Glass Door switched from church-based shelters to hostel-like individual rooms this winter. That means they can only support a fraction of the usual number of people – 183 this winter compared to 829 in 2019/20.

Tackling homelessness in the pandemic has meant a rethink for Glass Door but Abraham insists shelters still have a role to play in tackling rough sleeping, particularly in tackling the loneliness that has been a big feature of the pandemic.

Abraham added: “We believe a mixed model that allows people to move from shelter to hostels to independence, all buttressed with crucial support from trained support workers, might be the right combination moving forward.”

‘All we are doing is responding to the effects and never dealing with the cause’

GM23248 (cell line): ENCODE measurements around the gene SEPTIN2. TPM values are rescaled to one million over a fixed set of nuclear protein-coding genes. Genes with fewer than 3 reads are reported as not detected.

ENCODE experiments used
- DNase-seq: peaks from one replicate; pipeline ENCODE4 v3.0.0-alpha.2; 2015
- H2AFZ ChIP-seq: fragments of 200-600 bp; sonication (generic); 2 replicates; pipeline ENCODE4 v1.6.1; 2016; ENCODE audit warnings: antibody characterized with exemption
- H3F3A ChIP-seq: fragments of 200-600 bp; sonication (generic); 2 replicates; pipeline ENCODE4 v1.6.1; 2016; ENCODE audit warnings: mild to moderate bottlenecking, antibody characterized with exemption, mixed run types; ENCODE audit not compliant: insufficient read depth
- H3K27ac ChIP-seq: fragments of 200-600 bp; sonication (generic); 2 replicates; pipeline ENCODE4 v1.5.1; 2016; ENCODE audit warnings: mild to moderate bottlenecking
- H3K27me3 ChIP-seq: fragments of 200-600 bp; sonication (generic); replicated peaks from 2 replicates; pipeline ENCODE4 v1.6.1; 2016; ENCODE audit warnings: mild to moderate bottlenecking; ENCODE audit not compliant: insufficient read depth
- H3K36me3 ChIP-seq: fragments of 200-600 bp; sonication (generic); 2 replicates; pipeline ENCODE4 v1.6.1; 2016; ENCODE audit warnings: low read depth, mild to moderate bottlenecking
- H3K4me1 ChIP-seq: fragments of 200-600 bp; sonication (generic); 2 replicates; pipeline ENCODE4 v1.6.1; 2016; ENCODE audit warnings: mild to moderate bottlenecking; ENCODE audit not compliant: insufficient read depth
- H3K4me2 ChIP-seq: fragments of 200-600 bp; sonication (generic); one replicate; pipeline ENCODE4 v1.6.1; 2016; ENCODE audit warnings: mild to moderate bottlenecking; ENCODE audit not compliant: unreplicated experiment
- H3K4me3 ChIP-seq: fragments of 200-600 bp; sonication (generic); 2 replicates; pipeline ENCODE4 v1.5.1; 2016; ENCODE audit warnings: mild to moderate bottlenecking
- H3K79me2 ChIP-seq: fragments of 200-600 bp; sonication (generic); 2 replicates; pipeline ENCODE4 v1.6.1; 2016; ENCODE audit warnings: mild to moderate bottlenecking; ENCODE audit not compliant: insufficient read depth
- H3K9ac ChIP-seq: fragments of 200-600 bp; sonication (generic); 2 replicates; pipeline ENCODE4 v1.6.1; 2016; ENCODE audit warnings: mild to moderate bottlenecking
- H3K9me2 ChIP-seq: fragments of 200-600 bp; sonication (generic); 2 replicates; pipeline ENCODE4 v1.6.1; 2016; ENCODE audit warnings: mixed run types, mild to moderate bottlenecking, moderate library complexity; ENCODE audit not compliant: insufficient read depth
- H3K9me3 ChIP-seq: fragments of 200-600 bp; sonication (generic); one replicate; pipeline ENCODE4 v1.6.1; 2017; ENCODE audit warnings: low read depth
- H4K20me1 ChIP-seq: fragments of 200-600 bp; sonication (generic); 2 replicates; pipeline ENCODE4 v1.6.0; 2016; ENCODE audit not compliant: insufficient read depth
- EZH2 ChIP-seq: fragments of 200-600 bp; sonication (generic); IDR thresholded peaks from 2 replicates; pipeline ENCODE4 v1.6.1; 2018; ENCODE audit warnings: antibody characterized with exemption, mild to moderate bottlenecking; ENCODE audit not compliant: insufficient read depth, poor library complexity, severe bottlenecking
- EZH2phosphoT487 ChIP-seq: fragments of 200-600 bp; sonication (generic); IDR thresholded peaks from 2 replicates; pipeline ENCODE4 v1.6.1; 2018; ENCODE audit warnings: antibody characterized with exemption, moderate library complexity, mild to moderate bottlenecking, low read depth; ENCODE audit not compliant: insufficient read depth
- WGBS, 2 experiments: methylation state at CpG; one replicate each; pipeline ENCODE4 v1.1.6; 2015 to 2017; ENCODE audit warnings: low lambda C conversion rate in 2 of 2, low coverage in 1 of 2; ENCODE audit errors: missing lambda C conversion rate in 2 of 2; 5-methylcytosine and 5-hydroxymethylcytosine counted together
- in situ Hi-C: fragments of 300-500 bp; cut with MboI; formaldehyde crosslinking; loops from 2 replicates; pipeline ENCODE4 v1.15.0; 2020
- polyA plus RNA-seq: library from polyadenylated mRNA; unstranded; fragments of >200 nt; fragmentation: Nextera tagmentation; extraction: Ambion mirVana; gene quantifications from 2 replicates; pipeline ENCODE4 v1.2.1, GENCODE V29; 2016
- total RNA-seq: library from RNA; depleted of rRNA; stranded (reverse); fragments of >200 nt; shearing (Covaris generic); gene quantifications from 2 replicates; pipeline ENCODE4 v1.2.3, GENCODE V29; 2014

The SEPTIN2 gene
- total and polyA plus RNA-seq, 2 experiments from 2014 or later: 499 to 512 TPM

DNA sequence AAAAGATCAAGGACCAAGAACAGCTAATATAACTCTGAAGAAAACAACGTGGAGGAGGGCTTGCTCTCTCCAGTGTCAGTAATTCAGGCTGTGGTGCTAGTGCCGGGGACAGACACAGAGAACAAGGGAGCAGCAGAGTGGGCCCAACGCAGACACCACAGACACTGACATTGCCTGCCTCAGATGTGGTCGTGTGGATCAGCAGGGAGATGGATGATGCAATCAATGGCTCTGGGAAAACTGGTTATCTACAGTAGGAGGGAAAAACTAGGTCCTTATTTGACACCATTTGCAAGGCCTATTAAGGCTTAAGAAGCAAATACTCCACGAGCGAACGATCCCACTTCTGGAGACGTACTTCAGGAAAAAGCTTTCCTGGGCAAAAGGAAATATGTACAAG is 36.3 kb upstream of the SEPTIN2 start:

Big Issue founder Lord John Bird said: “[Jenrick] has given us a couple of hundred million a few months ago and now he is giving us another couple of hundred million,” he said. 

“Isn’t it ridiculous the amount of money we spend on rough sleepers because we never face up to the fact that these people are a public health problem [and] a public health need? It’s a violation of human rights to actually be on the streets. All we are doing in a sense is responding to the effects and never dealing with the cause.”

“The real problem to me is that this government came in in 2019 and has immediately run into the fact that we are still treating homeless people on the street almost as a fixed asset. My big problem is when are we going to get this Government or any government to end this enormous catastrophe that has hit our streets?

“Now the police have turned their back, the local authorities never have enough money to help people on the streets so what happens is that through austerity, people have ended up on the streets. I want to know what the strategy is to end homelessness on the streets? 

“That’s more important than any temporary measure. Is this temporary measure going to turn into permanent homes and wraparound support systems who have the demons that drive them onto the streets addressed?”